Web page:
One of the best and worst things that ever happened to Christianity was its acceptance and mandatory practice during Emperor Constantine's rule. For the first time Christians were no longer being slaughtered for their faith. The days of Nero the terrible were over and a new day had dawned. But was this what Christianity was about? Jesus clearly stated that His Kingdom was not of this world. His message was that of serving one another, the first being last, and love for all people. It is said that power corrupts and absolute power corrupts absolutely. What resulted from Christianity being the official religion of the empire was the Crusades and the Dark Ages. Instead of inviting people to know Christ, people were jailed, tortured, and killed if they didn't accept Christ. This was not Jesus' way. The problem rested in the government identifying and exercising its own interpretation of Christianity. Many of our founding fathers were students of history and no doubt saw the mess made by the Holy Roman Empire and the Byzantine Empire. They had also experienced the hardship and issues with the Church of England themselves. Christianity in its empirical days was a fight between papal politics and reformation thinking. Why one story is told of a woman disagreeing with the course of action of the local political leader and after having shouted something, she walked into the forest. Meanwhile a storm came upon her city and lightning struck and burned down some houses. When the lady returned from her stroll in nature, she was arrested and charged as a witch. The people and magistrates claimed she had caused the storm to gather and burn down houses. After torturing her during constant interrogations, she finally agreed with their claims and she was burned at the stake. This is the result of Christianity being an official religion unfortunately. When it is the official religion, the head of such a state then gets to determine how it is applied and interpreted. If you ask many people today, Christianity has never completely recovered from those days.
The founding fathers had no desire to see this replicated in America and thus clearly established the Christian belief of God for America, but also clearly established the freedom for every individual to worship as he or she chooses without fear of persecution or retribution from the state. Many people can't connect those dots however and so they will read a phrase, make a judgment, and speak as if they hold four doctorates in wisdom. Our founding fathers were very clear that the Bible and especially the Ten Commandments was the basis for much of our law and foundation. When we lose sight of the Bible and its lessons, we lose sight of how this nation was started. Those offended by seeing Christ depicted in public places would fall over dead from offence if they ever really stopped and read the Constitution because you can't read our founding documents and not see God in them.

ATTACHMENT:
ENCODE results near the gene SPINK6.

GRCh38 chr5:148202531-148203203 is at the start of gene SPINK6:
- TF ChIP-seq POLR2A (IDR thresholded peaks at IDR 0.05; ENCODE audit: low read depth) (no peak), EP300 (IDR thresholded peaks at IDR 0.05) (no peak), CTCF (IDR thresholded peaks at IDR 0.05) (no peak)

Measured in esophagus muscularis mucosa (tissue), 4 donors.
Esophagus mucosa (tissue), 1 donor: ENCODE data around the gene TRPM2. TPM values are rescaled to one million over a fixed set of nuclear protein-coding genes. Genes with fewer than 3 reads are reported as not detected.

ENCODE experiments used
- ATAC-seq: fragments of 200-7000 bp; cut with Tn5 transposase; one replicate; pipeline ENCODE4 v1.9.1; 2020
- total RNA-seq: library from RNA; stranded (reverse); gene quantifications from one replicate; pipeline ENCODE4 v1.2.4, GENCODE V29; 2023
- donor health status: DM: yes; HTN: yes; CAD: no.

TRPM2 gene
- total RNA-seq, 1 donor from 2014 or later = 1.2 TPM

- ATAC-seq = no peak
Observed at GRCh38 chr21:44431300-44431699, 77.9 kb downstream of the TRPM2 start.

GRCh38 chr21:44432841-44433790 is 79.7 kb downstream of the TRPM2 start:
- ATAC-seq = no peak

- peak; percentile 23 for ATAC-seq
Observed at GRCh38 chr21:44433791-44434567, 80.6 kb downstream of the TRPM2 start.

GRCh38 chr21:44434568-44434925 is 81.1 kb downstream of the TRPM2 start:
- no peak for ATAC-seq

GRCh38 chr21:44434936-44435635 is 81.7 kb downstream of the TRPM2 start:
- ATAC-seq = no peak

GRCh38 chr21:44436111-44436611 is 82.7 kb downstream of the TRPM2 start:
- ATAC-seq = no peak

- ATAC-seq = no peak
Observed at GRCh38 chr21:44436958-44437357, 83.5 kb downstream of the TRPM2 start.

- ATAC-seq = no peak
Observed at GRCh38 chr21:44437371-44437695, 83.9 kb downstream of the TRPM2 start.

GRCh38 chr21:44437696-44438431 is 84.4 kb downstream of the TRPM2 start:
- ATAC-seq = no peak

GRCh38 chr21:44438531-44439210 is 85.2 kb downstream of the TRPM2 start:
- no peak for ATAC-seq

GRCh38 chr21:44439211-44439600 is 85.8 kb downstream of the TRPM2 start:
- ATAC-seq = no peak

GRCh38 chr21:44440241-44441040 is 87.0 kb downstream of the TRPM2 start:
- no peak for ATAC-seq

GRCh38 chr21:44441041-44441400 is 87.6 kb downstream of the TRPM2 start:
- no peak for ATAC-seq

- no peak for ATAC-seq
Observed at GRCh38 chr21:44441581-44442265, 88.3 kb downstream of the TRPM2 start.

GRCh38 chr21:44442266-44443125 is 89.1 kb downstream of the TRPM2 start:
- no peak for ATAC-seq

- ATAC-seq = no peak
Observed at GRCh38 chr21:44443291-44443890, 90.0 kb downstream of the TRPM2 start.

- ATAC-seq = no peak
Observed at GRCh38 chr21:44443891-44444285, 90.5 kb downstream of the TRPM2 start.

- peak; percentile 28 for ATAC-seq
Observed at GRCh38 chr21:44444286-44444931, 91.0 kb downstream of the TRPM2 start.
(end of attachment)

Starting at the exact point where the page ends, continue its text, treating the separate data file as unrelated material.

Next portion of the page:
Abraham Lincoln said, "The philosophy in the classroom in one generation will be the philosophy of politics in the next." In 1963, official prayer was taken out of school. In 1973, Roe v. Wade was passed and legalized abortion which started a brand new holocaust of unborn children. My generation and those a little before me grew up without that prayer and with the results of Roe v. Wade and all the cultural phenomenon that followed. Is it any wonder that less than 7% of my generation claims to have any commitment to a local church and Christ? Is it any wonder that it's my generation leading the way in the "Occupy" protests? Is it any wonder that it's my generation and the one below mine that Hollywood producers are claiming are clamoring for more TV sitcoms displaying homosexuality and abortion as normal everyday run of the mill things? And is it any wonder that without my generation's vote, President Obama would have never got into office. My generation led the charge and turned out to vote in droves unlike most any other election. We lost a generation and we're still losing generations in the church. We've lost the truth of the Word and our politics and behaviors are showing it.